Why does photography cost that much?

There’s an old story in professional circles, referred to as The Locksmith’s Dilemma. It’s become a parable for explaining the pricing of a service when the effort to produce the desired result is invisible. Have you ever been locked out of the car while it was still running? I have. I called for roadside assistance and they dispatched a charming fellow who unlocked my car door in seconds. Then I had to pay the bill. When the effort isn’t visible, the only metric we have to judge value by is the time taken to do the work. A less experienced person would have taken ten minutes or more to get me back into my still-running car. Which outcome do you think I prefer?

Photographers find themselves in the same dilemma, particularly where digital files are concerned; and especially now the technology inside smartphones means anyone can produce a higher resolution image than the consumer-grade cameras and lenses most people would be able to get their hands on. Out of interest and for the sake of transparency, I’ll break down the costs, but first I want to highlight the intangibles.

I take hundreds of great photos every day. To make sure I don’t also take thousands more rubbish ones, I’ve had to learn what makes a great photo—the light, the composition, the processing techniques, the technology, manipulating depth of field, capturing movement. And there are the less technical things, things I haven’t been able to articulate yet, but it’s akin to connecting with a feeling or an emotion that exists between rider and horse, or horse and I. I’ve acquired these skills over many years of practicing my craft. It’s these intangibles that people appreciate most when they view their print for the first time, (sometimes with tears of gratitude), even though they can’t perceive what went went into it.

Costs are much easier to draw attention to and there’s a reason why photography is often described as an expensive hobby. If professional photographers can’t charge what their work is worth, your only option will be hobbyist photographers who have some (or few) skills, and limited experience. You will look at those prints or images and something will be missing. And you will know it. Photography is not my hobby. This is my craft, my work, and it’s how I pay my rent. If I can’t at least meet these calculable expenses, like any other business, the doors will close.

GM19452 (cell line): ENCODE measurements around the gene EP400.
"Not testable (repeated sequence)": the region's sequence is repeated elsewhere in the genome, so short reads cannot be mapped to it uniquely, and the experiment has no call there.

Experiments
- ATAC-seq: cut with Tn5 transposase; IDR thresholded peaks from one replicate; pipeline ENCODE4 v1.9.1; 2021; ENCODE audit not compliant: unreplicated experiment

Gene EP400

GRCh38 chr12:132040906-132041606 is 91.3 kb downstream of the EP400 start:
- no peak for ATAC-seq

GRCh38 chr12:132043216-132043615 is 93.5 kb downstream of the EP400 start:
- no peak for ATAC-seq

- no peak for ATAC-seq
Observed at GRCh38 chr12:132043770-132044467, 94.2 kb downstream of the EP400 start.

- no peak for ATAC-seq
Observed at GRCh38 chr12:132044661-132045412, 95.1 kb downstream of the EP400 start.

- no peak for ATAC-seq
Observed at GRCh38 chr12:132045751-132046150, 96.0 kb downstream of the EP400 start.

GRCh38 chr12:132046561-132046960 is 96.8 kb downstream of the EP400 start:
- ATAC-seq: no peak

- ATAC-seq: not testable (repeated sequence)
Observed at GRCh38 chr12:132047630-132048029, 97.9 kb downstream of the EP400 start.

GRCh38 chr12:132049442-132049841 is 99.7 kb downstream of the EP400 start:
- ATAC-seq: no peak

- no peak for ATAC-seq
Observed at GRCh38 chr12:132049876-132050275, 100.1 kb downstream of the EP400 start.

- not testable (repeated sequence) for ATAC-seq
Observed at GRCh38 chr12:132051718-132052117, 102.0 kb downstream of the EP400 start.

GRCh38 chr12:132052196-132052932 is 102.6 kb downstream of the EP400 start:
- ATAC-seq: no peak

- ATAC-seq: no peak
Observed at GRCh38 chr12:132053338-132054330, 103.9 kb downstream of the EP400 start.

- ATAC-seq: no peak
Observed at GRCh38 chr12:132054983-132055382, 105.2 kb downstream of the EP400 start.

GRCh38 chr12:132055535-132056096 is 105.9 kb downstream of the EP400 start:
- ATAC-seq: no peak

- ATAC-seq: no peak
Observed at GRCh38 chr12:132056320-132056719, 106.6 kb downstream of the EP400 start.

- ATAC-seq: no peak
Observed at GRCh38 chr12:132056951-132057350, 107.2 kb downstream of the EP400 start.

Capital expenses

This is the most obvious. I have two cameras, two lenses, several memory cards, batteries and accessories. These all amount to around $15,000 and are generally needing replacement or upgrading every three years. The computer I use for post-production and its accessories are about $4,000 and replaceable after 2 years.

Operational expenses

I use a professional lab to ensure high-quality prints and stock. It’s not unusual to run a test print at my own expense. On any print order, I typically only get to pocket $5. Excluding the website itself, I host an online gallery to make it easy for you to order images, and that costs about $40 per month. I also absorb the 2% fee on every transaction that takes place.

Travel expenses

Family sessions almost always take place at the home or other property where you keep your horse and I always make my own way to wherever that happens to be. Similarly, when I shoot an event, travel and accommodation is never provided. For a multi-day event, I will either travel back and forth over the weekend or have to pony-up (pardon the pun) for a low-budget hotel. Let’s call it $120, but that varies depending on location and number of days.


Of course, the time I spend with you and your horse at your place is easy to understand. A full-day event, on the other hand, is 8-10 hours of lugging around a 5kg camera (another one in a backpack), plus up to 2 hours of travel, and I’m up at 4:30am to be there for the start. I’m never paid to be at an event or show, I carry the risk of not selling any prints or digital photos, after the time and effort of simply being there. As a comparison, if I was a contractor in an office job, I could expect $800 per day. That’s the time involved on the day. There’s also the time involved with post-production and preparing your images for download or printing. I take time to filter through photos and upload the best ones to the gallery. This can take a few days when I’m working through show images. Once you’ve selected your favourite photos, I then get to work on cleaning them up for download or printing. A high-res image, and any images selected for printing, require about an hour of careful work. A low-res image is much less labour-intensive at only 15 minutes. The cost of a high-res digital image is where I see the most resistance, but as I lay it all out here, at a bare minimum the post-production time alone would be the equivalent of $100 for one hour at a desk job.

As you can see, that’s quite a bit to account for, and now I need a gin & tonic and a lie down. But I love the majesty and loyalty of horses, so in spite of it all, I will always work hard to keep on capturing the unutterable bond between a horse and its rider. I hope I can capture that for you too, some time.